What does ‘causation’ actually mean? Is saying that an act ‘caused’ an outcome linked to an observable notion of cause and effect; or is such a statement based upon supposition and guesswork? This early draft article begins to break down and rebuild the term ‘causation’, and what is required to ‘prove’ a causal link in Canadian law. Courts, theorists, and practitioners have never neatly grasped the core of what causation means. The way science approaches cause is, by necessity, different to the way law approaches cause. The standards and nomenclature in the former are necessarily precise and ordered; the standards in the latter are, perhaps unnecessarily, less precise and disordered. This early draft (to which critical comments are greatly appreciated) works through the haze of imprecise language to begin to unearth what causation does, or perhaps should, mean.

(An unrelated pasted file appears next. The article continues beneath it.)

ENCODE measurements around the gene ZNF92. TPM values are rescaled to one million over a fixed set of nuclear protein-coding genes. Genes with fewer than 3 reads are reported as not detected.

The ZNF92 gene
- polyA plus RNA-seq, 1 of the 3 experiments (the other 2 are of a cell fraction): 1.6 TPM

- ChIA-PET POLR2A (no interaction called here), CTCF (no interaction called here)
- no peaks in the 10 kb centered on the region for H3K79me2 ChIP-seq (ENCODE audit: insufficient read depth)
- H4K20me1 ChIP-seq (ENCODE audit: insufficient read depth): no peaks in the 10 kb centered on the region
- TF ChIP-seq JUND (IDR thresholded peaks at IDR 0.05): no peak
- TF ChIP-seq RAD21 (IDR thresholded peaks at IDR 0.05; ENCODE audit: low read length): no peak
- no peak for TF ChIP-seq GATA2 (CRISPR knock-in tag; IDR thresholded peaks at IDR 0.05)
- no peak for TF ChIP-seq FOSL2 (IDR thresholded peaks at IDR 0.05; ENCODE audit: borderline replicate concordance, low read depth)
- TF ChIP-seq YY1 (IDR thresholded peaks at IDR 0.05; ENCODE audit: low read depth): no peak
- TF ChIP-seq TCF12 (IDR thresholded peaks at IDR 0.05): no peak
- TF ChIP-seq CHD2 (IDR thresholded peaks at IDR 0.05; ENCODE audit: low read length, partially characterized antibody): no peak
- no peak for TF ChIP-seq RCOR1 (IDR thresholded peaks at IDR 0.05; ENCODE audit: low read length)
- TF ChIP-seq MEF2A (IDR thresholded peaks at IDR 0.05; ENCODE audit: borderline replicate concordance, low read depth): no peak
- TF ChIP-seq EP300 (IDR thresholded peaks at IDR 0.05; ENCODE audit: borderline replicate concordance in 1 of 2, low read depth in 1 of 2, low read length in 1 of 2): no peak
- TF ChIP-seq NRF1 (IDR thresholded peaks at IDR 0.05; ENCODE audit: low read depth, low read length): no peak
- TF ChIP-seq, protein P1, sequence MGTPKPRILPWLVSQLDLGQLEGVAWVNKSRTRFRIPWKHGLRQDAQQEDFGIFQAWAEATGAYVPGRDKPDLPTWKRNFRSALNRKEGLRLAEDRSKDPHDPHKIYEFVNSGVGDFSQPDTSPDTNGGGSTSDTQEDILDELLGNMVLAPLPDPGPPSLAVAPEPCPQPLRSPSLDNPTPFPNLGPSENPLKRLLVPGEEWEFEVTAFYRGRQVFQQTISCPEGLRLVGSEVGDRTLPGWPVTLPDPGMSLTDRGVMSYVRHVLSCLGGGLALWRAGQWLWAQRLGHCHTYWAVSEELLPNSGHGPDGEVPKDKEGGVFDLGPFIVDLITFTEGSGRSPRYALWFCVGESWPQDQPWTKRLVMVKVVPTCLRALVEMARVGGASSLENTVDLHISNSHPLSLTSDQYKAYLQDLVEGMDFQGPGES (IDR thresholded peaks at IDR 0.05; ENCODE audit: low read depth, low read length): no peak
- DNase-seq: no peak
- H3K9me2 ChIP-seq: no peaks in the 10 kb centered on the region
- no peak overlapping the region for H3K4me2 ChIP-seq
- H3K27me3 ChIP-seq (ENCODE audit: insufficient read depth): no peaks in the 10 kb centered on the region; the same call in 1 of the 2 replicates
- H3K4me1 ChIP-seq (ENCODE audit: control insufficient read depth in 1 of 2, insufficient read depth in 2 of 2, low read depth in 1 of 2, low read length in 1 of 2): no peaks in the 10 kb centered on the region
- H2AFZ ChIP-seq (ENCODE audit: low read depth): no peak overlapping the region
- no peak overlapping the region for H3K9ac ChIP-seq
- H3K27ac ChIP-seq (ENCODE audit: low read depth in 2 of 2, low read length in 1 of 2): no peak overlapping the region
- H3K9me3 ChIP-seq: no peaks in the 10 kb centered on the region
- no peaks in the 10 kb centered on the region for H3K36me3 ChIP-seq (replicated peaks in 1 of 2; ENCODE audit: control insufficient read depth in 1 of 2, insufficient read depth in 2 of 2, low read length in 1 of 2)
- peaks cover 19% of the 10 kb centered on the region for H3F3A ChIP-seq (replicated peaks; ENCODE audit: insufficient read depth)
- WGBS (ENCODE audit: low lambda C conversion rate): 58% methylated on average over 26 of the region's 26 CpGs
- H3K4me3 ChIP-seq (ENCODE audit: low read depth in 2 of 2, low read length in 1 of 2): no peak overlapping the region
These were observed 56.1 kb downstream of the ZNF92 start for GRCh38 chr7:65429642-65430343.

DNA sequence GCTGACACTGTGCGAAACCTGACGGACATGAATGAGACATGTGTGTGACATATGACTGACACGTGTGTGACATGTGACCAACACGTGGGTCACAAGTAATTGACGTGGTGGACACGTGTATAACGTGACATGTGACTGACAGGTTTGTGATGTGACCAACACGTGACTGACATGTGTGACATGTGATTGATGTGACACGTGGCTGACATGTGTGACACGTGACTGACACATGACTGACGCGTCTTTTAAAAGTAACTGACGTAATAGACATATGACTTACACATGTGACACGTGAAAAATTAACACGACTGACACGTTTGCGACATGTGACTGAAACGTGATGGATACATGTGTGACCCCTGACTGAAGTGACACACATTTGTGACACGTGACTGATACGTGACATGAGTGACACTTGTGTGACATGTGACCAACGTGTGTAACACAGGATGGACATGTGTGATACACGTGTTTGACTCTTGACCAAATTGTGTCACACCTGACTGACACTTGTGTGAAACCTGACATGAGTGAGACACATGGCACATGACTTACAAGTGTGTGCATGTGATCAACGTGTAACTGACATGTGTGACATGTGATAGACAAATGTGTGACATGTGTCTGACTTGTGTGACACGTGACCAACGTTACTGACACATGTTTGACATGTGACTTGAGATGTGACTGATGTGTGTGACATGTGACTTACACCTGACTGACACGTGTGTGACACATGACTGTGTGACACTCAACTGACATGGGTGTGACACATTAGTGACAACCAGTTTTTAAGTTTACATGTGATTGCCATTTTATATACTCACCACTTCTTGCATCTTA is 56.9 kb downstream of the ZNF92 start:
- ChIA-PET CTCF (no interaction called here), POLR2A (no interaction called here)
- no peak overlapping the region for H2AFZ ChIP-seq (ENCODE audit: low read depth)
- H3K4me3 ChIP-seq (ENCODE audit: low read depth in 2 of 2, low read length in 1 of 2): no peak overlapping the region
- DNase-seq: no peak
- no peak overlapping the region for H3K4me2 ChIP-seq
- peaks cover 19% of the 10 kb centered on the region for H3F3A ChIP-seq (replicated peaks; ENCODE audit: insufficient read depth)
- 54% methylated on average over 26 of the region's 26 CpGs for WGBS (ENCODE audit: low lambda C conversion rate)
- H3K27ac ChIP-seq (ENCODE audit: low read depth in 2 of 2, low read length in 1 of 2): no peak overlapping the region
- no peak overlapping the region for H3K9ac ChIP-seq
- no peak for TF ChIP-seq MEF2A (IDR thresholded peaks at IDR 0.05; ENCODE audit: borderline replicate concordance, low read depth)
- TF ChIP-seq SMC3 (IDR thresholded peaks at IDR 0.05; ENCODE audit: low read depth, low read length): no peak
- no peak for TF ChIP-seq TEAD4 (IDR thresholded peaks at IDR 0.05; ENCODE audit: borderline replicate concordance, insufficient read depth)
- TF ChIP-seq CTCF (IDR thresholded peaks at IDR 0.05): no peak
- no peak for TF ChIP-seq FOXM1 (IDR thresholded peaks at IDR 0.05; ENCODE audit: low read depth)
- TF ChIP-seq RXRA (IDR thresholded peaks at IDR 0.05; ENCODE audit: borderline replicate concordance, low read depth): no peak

Caunt, Lachlan Thomas, Say What You Mean, and Mean What You Say: Rebuilding the Building Blocks of But-For Causation (July 25, 2017).